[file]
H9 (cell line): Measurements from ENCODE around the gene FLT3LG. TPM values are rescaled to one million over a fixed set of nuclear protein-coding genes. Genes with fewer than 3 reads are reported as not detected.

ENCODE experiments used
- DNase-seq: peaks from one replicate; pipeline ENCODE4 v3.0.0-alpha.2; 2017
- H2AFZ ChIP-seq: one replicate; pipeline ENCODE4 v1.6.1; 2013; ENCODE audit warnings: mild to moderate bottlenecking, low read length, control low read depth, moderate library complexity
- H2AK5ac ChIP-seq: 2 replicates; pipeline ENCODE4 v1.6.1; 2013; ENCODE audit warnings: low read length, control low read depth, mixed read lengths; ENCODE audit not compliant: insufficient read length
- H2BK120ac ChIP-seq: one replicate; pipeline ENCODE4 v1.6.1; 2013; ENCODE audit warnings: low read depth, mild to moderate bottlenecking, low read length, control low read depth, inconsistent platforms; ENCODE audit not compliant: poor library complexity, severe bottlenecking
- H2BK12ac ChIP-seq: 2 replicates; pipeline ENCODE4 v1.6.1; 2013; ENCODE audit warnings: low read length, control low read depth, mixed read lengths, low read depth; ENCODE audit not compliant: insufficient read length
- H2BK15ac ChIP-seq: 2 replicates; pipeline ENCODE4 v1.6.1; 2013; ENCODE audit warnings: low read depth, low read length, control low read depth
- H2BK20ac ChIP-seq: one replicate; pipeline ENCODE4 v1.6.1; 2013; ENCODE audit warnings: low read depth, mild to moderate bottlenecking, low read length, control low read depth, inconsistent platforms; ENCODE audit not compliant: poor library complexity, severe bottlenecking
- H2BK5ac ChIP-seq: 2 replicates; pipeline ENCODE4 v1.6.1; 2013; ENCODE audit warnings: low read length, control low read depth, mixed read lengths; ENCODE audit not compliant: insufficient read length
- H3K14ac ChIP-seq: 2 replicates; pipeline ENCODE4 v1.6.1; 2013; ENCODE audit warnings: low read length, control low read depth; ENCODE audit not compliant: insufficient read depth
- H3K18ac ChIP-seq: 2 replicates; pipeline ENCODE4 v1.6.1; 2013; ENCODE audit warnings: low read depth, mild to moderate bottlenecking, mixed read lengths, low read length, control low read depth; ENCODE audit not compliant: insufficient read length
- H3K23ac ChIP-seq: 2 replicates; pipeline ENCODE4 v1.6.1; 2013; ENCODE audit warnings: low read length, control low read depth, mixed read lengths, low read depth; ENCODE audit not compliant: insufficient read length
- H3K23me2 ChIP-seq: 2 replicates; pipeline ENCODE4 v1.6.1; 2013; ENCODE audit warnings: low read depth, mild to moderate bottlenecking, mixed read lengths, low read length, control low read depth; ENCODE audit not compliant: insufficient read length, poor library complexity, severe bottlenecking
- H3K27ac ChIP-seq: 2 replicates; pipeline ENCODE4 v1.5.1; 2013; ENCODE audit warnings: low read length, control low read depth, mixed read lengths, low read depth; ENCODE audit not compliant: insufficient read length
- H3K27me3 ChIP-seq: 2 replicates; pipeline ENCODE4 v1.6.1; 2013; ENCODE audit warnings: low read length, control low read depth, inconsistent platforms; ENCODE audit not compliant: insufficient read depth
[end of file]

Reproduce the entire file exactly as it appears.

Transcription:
H9 (cell line): Measurements from ENCODE around the gene FLT3LG. TPM values are rescaled to one million over a fixed set of nuclear protein-coding genes. Genes with fewer than 3 reads are reported as not detected.

ENCODE experiments used
- DNase-seq: peaks from one replicate; pipeline ENCODE4 v3.0.0-alpha.2; 2017
- H2AFZ ChIP-seq: one replicate; pipeline ENCODE4 v1.6.1; 2013; ENCODE audit warnings: mild to moderate bottlenecking, low read length, control low read depth, moderate library complexity
- H2AK5ac ChIP-seq: 2 replicates; pipeline ENCODE4 v1.6.1; 2013; ENCODE audit warnings: low read length, control low read depth, mixed read lengths; ENCODE audit not compliant: insufficient read length
- H2BK120ac ChIP-seq: one replicate; pipeline ENCODE4 v1.6.1; 2013; ENCODE audit warnings: low read depth, mild to moderate bottlenecking, low read length, control low read depth, inconsistent platforms; ENCODE audit not compliant: poor library complexity, severe bottlenecking
- H2BK12ac ChIP-seq: 2 replicates; pipeline ENCODE4 v1.6.1; 2013; ENCODE audit warnings: low read length, control low read depth, mixed read lengths, low read depth; ENCODE audit not compliant: insufficient read length
- H2BK15ac ChIP-seq: 2 replicates; pipeline ENCODE4 v1.6.1; 2013; ENCODE audit warnings: low read depth, low read length, control low read depth
- H2BK20ac ChIP-seq: one replicate; pipeline ENCODE4 v1.6.1; 2013; ENCODE audit warnings: low read depth, mild to moderate bottlenecking, low read length, control low read depth, inconsistent platforms; ENCODE audit not compliant: poor library complexity, severe bottlenecking
- H2BK5ac ChIP-seq: 2 replicates; pipeline ENCODE4 v1.6.1; 2013; ENCODE audit warnings: low read length, control low read depth, mixed read lengths; ENCODE audit not compliant: insufficient read length
- H3K14ac ChIP-seq: 2 replicates; pipeline ENCODE4 v1.6.1; 2013; ENCODE audit warnings: low read length, control low read depth; ENCODE audit not compliant: insufficient read depth
- H3K18ac ChIP-seq: 2 replicates; pipeline ENCODE4 v1.6.1; 2013; ENCODE audit warnings: low read depth, mild to moderate bottlenecking, mixed read lengths, low read length, control low read depth; ENCODE audit not compliant: insufficient read length
- H3K23ac ChIP-seq: 2 replicates; pipeline ENCODE4 v1.6.1; 2013; ENCODE audit warnings: low read length, control low read depth, mixed read lengths, low read depth; ENCODE audit not compliant: insufficient read length
- H3K23me2 ChIP-seq: 2 replicates; pipeline ENCODE4 v1.6.1; 2013; ENCODE audit warnings: low read depth, mild to moderate bottlenecking, mixed read lengths, low read length, control low read depth; ENCODE audit not compliant: insufficient read length, poor library complexity, severe bottlenecking
- H3K27ac ChIP-seq: 2 replicates; pipeline ENCODE4 v1.5.1; 2013; ENCODE audit warnings: low read length, control low read depth, mixed read lengths, low read depth; ENCODE audit not compliant: insufficient read length
- H3K27me3 ChIP-seq: 2 replicates; pipeline ENCODE4 v1.6.1; 2013; ENCODE audit warnings: low read length, control low read depth, inconsistent platforms; ENCODE audit not compliant: insufficient read depth